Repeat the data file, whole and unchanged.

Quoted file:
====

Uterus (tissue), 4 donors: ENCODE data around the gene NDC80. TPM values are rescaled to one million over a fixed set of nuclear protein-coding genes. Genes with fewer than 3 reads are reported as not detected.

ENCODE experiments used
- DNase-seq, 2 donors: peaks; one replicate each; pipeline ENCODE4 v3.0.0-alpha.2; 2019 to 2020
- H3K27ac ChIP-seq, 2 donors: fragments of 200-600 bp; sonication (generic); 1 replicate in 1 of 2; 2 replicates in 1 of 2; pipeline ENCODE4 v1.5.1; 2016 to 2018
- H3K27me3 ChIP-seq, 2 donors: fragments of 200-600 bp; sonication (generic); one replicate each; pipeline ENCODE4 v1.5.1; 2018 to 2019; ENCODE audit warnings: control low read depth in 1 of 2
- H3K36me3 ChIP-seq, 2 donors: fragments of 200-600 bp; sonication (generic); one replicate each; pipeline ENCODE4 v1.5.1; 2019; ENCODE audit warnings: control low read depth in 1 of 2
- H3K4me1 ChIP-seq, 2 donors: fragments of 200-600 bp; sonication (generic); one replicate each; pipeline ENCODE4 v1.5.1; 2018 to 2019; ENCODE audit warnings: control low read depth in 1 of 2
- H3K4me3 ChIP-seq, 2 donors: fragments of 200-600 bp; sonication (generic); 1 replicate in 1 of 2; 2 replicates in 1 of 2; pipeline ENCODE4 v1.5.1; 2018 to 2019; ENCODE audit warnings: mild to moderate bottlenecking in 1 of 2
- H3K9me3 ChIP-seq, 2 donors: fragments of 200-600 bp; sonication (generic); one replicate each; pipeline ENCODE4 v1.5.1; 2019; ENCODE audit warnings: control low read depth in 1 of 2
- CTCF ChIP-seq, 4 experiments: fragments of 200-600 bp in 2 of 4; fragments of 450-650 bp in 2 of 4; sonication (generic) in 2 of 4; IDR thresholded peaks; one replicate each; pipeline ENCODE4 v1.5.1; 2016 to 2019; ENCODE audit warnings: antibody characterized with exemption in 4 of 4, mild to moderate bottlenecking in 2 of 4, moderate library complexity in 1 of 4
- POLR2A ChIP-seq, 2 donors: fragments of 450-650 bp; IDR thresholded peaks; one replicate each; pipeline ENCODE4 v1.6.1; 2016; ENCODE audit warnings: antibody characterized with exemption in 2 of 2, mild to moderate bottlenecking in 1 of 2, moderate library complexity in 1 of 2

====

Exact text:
Uterus (tissue), 4 donors: ENCODE data around the gene NDC80. TPM values are rescaled to one million over a fixed set of nuclear protein-coding genes. Genes with fewer than 3 reads are reported as not detected.

ENCODE experiments used
- DNase-seq, 2 donors: peaks; one replicate each; pipeline ENCODE4 v3.0.0-alpha.2; 2019 to 2020
- H3K27ac ChIP-seq, 2 donors: fragments of 200-600 bp; sonication (generic); 1 replicate in 1 of 2; 2 replicates in 1 of 2; pipeline ENCODE4 v1.5.1; 2016 to 2018
- H3K27me3 ChIP-seq, 2 donors: fragments of 200-600 bp; sonication (generic); one replicate each; pipeline ENCODE4 v1.5.1; 2018 to 2019; ENCODE audit warnings: control low read depth in 1 of 2
- H3K36me3 ChIP-seq, 2 donors: fragments of 200-600 bp; sonication (generic); one replicate each; pipeline ENCODE4 v1.5.1; 2019; ENCODE audit warnings: control low read depth in 1 of 2
- H3K4me1 ChIP-seq, 2 donors: fragments of 200-600 bp; sonication (generic); one replicate each; pipeline ENCODE4 v1.5.1; 2018 to 2019; ENCODE audit warnings: control low read depth in 1 of 2
- H3K4me3 ChIP-seq, 2 donors: fragments of 200-600 bp; sonication (generic); 1 replicate in 1 of 2; 2 replicates in 1 of 2; pipeline ENCODE4 v1.5.1; 2018 to 2019; ENCODE audit warnings: mild to moderate bottlenecking in 1 of 2
- H3K9me3 ChIP-seq, 2 donors: fragments of 200-600 bp; sonication (generic); one replicate each; pipeline ENCODE4 v1.5.1; 2019; ENCODE audit warnings: control low read depth in 1 of 2
- CTCF ChIP-seq, 4 experiments: fragments of 200-600 bp in 2 of 4; fragments of 450-650 bp in 2 of 4; sonication (generic) in 2 of 4; IDR thresholded peaks; one replicate each; pipeline ENCODE4 v1.5.1; 2016 to 2019; ENCODE audit warnings: antibody characterized with exemption in 4 of 4, mild to moderate bottlenecking in 2 of 4, moderate library complexity in 1 of 4
- POLR2A ChIP-seq, 2 donors: fragments of 450-650 bp; IDR thresholded peaks; one replicate each; pipeline ENCODE4 v1.6.1; 2016; ENCODE audit warnings: antibody characterized with exemption in 2 of 2, mild to moderate bottlenecking in 1 of 2, moderate library complexity in 1 of 2